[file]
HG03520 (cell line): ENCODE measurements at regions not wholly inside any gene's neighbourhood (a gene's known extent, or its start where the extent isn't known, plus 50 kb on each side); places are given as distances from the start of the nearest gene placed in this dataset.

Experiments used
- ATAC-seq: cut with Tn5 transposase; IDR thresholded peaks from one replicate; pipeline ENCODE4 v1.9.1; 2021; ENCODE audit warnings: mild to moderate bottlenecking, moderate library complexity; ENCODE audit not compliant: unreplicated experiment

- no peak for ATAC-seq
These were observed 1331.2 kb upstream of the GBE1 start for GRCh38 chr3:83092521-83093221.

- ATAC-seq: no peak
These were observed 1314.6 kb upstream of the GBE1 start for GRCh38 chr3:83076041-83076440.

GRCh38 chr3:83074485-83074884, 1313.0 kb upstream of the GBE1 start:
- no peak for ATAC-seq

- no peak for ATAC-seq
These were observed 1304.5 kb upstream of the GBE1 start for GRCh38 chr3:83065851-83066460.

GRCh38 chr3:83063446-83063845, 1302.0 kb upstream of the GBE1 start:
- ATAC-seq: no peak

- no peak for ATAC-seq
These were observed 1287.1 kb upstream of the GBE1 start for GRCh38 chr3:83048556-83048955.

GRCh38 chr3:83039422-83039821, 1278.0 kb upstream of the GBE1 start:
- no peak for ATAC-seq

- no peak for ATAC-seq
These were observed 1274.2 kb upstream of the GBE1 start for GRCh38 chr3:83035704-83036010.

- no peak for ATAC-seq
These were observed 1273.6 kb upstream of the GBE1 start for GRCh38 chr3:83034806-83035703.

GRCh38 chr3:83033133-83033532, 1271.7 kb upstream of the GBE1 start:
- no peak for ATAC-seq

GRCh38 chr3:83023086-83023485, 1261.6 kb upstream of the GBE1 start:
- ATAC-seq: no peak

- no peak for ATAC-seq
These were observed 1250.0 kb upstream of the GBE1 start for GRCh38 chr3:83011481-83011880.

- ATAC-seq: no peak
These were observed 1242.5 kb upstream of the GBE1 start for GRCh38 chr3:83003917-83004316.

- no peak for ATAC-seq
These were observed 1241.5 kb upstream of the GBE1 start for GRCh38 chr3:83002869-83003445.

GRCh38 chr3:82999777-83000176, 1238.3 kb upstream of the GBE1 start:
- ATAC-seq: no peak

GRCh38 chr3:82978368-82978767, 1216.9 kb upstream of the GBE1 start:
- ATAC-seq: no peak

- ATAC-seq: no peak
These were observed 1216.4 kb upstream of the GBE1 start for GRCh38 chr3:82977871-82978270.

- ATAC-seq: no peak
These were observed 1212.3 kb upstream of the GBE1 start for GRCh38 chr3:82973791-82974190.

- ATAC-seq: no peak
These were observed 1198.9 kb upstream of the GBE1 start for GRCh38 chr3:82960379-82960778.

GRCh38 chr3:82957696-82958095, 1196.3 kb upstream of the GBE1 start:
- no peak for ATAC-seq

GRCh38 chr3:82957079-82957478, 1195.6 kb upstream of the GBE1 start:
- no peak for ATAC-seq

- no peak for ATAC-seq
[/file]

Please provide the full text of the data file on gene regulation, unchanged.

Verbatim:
HG03520 (cell line): ENCODE measurements at regions not wholly inside any gene's neighbourhood (a gene's known extent, or its start where the extent isn't known, plus 50 kb on each side); places are given as distances from the start of the nearest gene placed in this dataset.

Experiments used
- ATAC-seq: cut with Tn5 transposase; IDR thresholded peaks from one replicate; pipeline ENCODE4 v1.9.1; 2021; ENCODE audit warnings: mild to moderate bottlenecking, moderate library complexity; ENCODE audit not compliant: unreplicated experiment

- no peak for ATAC-seq
These were observed 1331.2 kb upstream of the GBE1 start for GRCh38 chr3:83092521-83093221.

- ATAC-seq: no peak
These were observed 1314.6 kb upstream of the GBE1 start for GRCh38 chr3:83076041-83076440.

GRCh38 chr3:83074485-83074884, 1313.0 kb upstream of the GBE1 start:
- no peak for ATAC-seq

- no peak for ATAC-seq
These were observed 1304.5 kb upstream of the GBE1 start for GRCh38 chr3:83065851-83066460.

GRCh38 chr3:83063446-83063845, 1302.0 kb upstream of the GBE1 start:
- ATAC-seq: no peak

- no peak for ATAC-seq
These were observed 1287.1 kb upstream of the GBE1 start for GRCh38 chr3:83048556-83048955.

GRCh38 chr3:83039422-83039821, 1278.0 kb upstream of the GBE1 start:
- no peak for ATAC-seq

- no peak for ATAC-seq
These were observed 1274.2 kb upstream of the GBE1 start for GRCh38 chr3:83035704-83036010.

- no peak for ATAC-seq
These were observed 1273.6 kb upstream of the GBE1 start for GRCh38 chr3:83034806-83035703.

GRCh38 chr3:83033133-83033532, 1271.7 kb upstream of the GBE1 start:
- no peak for ATAC-seq

GRCh38 chr3:83023086-83023485, 1261.6 kb upstream of the GBE1 start:
- ATAC-seq: no peak

- no peak for ATAC-seq
These were observed 1250.0 kb upstream of the GBE1 start for GRCh38 chr3:83011481-83011880.

- ATAC-seq: no peak
These were observed 1242.5 kb upstream of the GBE1 start for GRCh38 chr3:83003917-83004316.

- no peak for ATAC-seq
These were observed 1241.5 kb upstream of the GBE1 start for GRCh38 chr3:83002869-83003445.

GRCh38 chr3:82999777-83000176, 1238.3 kb upstream of the GBE1 start:
- ATAC-seq: no peak

GRCh38 chr3:82978368-82978767, 1216.9 kb upstream of the GBE1 start:
- ATAC-seq: no peak

- ATAC-seq: no peak
These were observed 1216.4 kb upstream of the GBE1 start for GRCh38 chr3:82977871-82978270.

- ATAC-seq: no peak
These were observed 1212.3 kb upstream of the GBE1 start for GRCh38 chr3:82973791-82974190.

- ATAC-seq: no peak
These were observed 1198.9 kb upstream of the GBE1 start for GRCh38 chr3:82960379-82960778.

GRCh38 chr3:82957696-82958095, 1196.3 kb upstream of the GBE1 start:
- no peak for ATAC-seq

GRCh38 chr3:82957079-82957478, 1195.6 kb upstream of the GBE1 start:
- no peak for ATAC-seq

- no peak for ATAC-seq